Whether emailing, inputting data, or scheduling calls and meetings, the majority of those surveyed said they waste on average four and a half hours a week on time-consuming tasks that they think could be automated.

Not only is the undertaking of such repetitious and mundane tasks a waste of time for employees, and therefore for businesses, but it can also have a negative impact on employees’ motivation and productivity. And the research backs this up with more than half (58%) of those surveyed saying that undertaking such repetitive tasks doesn’t allow them to be as creative as they’d like to be.

When repetitive, unrewarding tasks are handled by people, it takes time and this can cause delays and reduce both employee and customer satisfaction,” Gavin Mee, Managing Director of UiPath Northern Europe tells Business Chief. “Repetitive tasks can also be tedious, which often leads to stress and an increased likelihood to leave a job.”

And these tasks exist at all levels within an organisation, right up to executive level, where there are “small daily tasks that can be automated, such as scheduling, logging onto systems and creating reports”, adds Mee.

Automation can free employees to focus on higher value work

By automating some or all of these repetitive tasks, employees at whatever level of the organisation are freed up to focus on meaningful work that is creative, collaborative and strategic, something that will not only help them feel more engaged, but also benefit the organisation.

“Automation can free people to do more engaging, rewarding and higher value work,” says Mee, highlighting that 68% of global workers believe automation will make them more productive and 60% of executives agree that automation will enable people to focus on more strategic work. “Importantly, 57% of executives also say that automation increases employee engagement, all important factors to achieving business objectives.”

These aren’t the only benefits, however. One of the problems with employees doing some of these repetitive tasks manually is that “people are fallible and make mistakes”, says Mee, whereas automation boosts accuracy and reduces manual errors by 57%, according to Forrester Research. Compliance is also improved, according to 92% of global organisations.

Repetitive tasks that can be automated

Any repetitive process can be automated, Mee explains, from paying invoices to dealing with enquiries, or authorising documents and managing insurance claims. “The process will vary from business to business, but office workers have identified and created software robots to assist with thousands of common tasks they want automated.”

These include inputting data or creating data sets, a time-consuming task that 59% of those surveyed globally said was the task they would most like to automate, with scheduling of calls and meetings (57%) and sending template or reminder emails (60%) also top of the automation list. Far fewer believed, however, that tasks such as liaising with their team or customers could be automated, illustrating the higher value of such tasks.

“By employing software robots to undertake such tasks, they can be handled much more quickly,” adds Mee pointing to OTP Bank Romania, which during the pandemic used an automation to process requests to postpone bank loan instalments. “This reduced the processing time of a single request from 10 minutes to 20 seconds, allowing the bank to cope with a 125% increase in the number of calls received by call centre agents.”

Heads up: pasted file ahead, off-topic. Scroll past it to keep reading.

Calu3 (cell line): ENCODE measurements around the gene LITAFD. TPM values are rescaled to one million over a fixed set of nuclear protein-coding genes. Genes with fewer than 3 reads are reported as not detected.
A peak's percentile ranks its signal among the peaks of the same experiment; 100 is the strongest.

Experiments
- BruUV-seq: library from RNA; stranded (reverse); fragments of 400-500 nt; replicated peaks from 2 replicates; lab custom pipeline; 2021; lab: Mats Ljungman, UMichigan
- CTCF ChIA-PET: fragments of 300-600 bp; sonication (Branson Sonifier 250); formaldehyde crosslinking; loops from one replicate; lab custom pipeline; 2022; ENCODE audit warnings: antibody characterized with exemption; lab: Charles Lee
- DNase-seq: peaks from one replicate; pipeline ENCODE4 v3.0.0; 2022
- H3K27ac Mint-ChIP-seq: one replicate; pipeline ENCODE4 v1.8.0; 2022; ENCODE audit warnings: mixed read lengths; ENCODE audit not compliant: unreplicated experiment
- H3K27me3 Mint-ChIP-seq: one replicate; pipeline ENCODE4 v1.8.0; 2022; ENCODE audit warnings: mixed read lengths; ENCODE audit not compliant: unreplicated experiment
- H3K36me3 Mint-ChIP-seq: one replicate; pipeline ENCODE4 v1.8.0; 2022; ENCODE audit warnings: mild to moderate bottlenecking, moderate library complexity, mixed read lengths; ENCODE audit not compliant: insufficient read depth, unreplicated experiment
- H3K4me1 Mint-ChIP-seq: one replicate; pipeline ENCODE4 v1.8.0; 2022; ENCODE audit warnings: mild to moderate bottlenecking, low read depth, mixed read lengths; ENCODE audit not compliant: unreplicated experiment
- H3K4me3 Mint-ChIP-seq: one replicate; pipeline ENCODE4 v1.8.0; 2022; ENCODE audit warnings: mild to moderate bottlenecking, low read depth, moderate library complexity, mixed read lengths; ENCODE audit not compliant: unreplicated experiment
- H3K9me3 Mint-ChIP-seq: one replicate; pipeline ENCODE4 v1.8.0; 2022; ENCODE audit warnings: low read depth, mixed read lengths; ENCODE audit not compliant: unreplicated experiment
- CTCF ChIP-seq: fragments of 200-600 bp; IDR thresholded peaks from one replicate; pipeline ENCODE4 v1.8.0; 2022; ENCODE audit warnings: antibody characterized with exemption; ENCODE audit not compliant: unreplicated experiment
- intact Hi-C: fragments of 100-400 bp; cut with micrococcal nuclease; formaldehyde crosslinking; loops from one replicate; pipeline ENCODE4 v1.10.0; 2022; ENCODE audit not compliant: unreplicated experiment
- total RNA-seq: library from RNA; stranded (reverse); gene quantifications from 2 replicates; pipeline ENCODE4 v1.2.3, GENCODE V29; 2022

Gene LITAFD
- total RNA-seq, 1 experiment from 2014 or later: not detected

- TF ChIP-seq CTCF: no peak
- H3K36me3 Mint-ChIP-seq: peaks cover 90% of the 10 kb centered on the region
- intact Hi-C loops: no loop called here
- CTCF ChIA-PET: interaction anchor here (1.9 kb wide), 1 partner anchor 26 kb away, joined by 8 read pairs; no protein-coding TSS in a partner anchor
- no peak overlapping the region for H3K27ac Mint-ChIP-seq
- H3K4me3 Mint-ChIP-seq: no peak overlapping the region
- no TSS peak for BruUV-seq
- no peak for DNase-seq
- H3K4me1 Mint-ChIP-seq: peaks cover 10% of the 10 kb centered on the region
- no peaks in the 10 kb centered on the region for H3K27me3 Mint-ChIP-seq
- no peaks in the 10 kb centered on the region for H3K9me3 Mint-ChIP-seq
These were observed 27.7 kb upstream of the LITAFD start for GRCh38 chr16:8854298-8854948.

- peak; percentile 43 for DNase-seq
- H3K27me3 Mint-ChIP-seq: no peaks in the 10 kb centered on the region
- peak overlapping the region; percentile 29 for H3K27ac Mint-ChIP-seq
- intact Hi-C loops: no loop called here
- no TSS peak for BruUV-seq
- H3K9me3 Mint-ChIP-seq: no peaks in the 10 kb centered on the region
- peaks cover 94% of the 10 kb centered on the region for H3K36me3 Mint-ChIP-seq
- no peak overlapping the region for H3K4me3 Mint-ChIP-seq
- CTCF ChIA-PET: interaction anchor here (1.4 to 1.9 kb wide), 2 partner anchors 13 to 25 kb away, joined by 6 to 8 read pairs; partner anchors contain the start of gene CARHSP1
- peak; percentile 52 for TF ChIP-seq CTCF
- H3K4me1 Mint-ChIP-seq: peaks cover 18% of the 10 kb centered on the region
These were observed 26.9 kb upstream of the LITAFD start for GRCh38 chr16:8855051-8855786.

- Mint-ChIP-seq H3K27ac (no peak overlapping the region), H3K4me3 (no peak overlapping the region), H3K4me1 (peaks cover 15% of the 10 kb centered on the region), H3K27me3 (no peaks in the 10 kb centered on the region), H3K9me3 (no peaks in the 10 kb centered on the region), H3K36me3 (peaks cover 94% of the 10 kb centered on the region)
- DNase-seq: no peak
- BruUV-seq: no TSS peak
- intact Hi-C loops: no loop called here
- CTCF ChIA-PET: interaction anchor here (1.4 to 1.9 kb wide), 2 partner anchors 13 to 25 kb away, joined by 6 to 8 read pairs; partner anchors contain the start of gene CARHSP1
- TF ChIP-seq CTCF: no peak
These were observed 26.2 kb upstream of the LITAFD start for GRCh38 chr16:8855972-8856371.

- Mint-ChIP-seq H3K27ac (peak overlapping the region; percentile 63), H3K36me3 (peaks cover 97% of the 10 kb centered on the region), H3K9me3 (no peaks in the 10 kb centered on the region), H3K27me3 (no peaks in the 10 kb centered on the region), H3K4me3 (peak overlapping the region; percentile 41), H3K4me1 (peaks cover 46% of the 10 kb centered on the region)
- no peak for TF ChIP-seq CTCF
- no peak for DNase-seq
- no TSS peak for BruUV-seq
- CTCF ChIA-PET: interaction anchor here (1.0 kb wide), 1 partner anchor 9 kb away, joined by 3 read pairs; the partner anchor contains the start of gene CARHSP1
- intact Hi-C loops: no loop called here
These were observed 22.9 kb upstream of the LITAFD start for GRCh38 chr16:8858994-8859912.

Mee says: “Automation accelerates digital transformation, according to 63% of global executives. It also drives major cost savings and improves business metrics, and because software robots can ramp-up quickly to meet spikes in demand, it improves resilience.

Five business areas that can be automated

Mee outlines five business areas where automation can really make a difference.

  1. Contact centres Whether a customer seeks help online, in-store or with an agent, the entire customer service journey can be automated – from initial interaction to reaching a satisfying outcome
  2. Finance and accounting Automation enables firms to manage tasks such as invoice processing, ensuring accuracy and preventing mistakes
  3. Human resources Automations can be used across the HR team to manage things like payroll, assessing job candidates, and on-boarding
  4. IT IT teams are often swamped in daily activity like on-boarding or off-boarding employees. Deploying virtual machines, provisioning, configuring, and maintaining infrastructure. These tasks are ideal for automation
  5. Legal There are many important administrative tasks undertaken by legal teams that can be automated. Often, legal professionals are creating their own robots to help them manage this work. In legal and compliance processes, that means attorneys and paralegals can respond more quickly to increasing demands from clients and internal stakeholders. Robots don’t store data, and the data they use is encrypted in transit and at rest, which improves risk profiling and compliance.

“To embark on an automation journey, organisations need to create a Centre of Excellence in which technical expertise is fostered,” explains Mee. “This group of experts can begin automating processes quickly to show return on investment and gain buy-in. This effort leads to greater interest from within the organisation, which often kick-starts a strategic focus on embedding automation.”

 

Share article